Let’s imagine a workplace without any HR policies and procedures that employs managers who have very little knowledge of what to do in terms of process or best practice, and have received no training. How would this look? Like a disaster waiting to happen, thats what- workplace policies are useful documents to rely on when a legal dispute arises between an employer and an employee. In many cases, where the employer can point to a policy to show that the employee ought to have known what his or her responsibilities were in relation to the disputed matter, the employer is likely to be in a much stronger position before a court or tribunal. Some employment related laws include a requirement that a policy be in place and that the policy fulfil certain specifications. For example, occupational health and safety laws require employers to put in place a rehabilitation policy outlining the responsibilities of the employer. Where no policy is in place this will constitute an offence under the legislation. In other areas of the law, such as equal opportunity, there is no specific requirement in the legislation that policies be put in place. However, where an employer can point to a policy, that will go some way towards substantiating the employer’s compliance with the law should the matter arise before a court or tribunal. To this end many organisations have policies on EEO, workplace harassment and grievance handling procedures

You may think that as ‘sensible adults’ your employees know how to behave – but unfortunately it’s not always the case. The mix of backgrounds, cultures, upbringings, education and experiences see all of us develop different ideas of what is and isn’t acceptable, and how to conduct ourselves at work  Policies should provide all the information that new & established employees need to know.  They are a great tool in the induction process to ensure new starters are on the same page as you from day one.

There are plenty of places to obtain workplace policies on the internet, generally they are relatively cheap, you insert your business name and you’re off and running, but generic policies don’t always work from business to business. Your policies need to be reflective of your workplace & peculiarities of your industry. In addition most of these policies only contain basic information and will then include a “insert procedure here” paragraph, without the appropriate HR knowledge how can you ensure your content isn’t just best practice but legal?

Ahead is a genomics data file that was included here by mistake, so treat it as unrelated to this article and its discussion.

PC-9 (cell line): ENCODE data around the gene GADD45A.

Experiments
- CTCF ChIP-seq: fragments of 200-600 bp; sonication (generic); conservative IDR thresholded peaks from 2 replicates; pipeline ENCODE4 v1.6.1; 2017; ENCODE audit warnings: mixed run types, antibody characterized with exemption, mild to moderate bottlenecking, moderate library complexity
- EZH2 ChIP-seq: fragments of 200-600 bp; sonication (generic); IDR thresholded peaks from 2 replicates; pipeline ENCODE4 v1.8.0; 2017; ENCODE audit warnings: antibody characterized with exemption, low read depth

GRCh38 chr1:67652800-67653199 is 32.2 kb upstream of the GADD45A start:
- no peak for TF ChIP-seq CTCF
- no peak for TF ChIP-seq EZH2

The key to getting policies right isn’t just understanding industry and the workplace, but understanding the law. It’s the difference between knowing legally what steps must be taken during employee discipline & termination or managing drug & alcohol testing to ensure you don’t end up on the wrong side of a Fair Work decision & just copying another companies policies off the internet.

70% of SME’s utilise the resources of adhoc HR (an employee holding another position in the business that has taken on the duties of HR), and it comes at a risk: If your business is leveraging adhoc HR for your HR needs, you’re dealing with a fairly costly business issue. According to recent data on SME’s, 82% of employees undertaking adhoc HR duties have no relevant training which exposes the business to not only significant legal risk but the lack of capacity to implement strategies to help save money or improve employee retention and culture.

The People & Culture Office policies reflect contemporary human resource practice, offer step by step procedures and are fully compliant to Australian workplace law and legislation. They have been written with the average employee in mind; that is anyone in the business can pick up the policy and understand exactly what is expected of them and what procedure should be followed to achieve the desired outcome.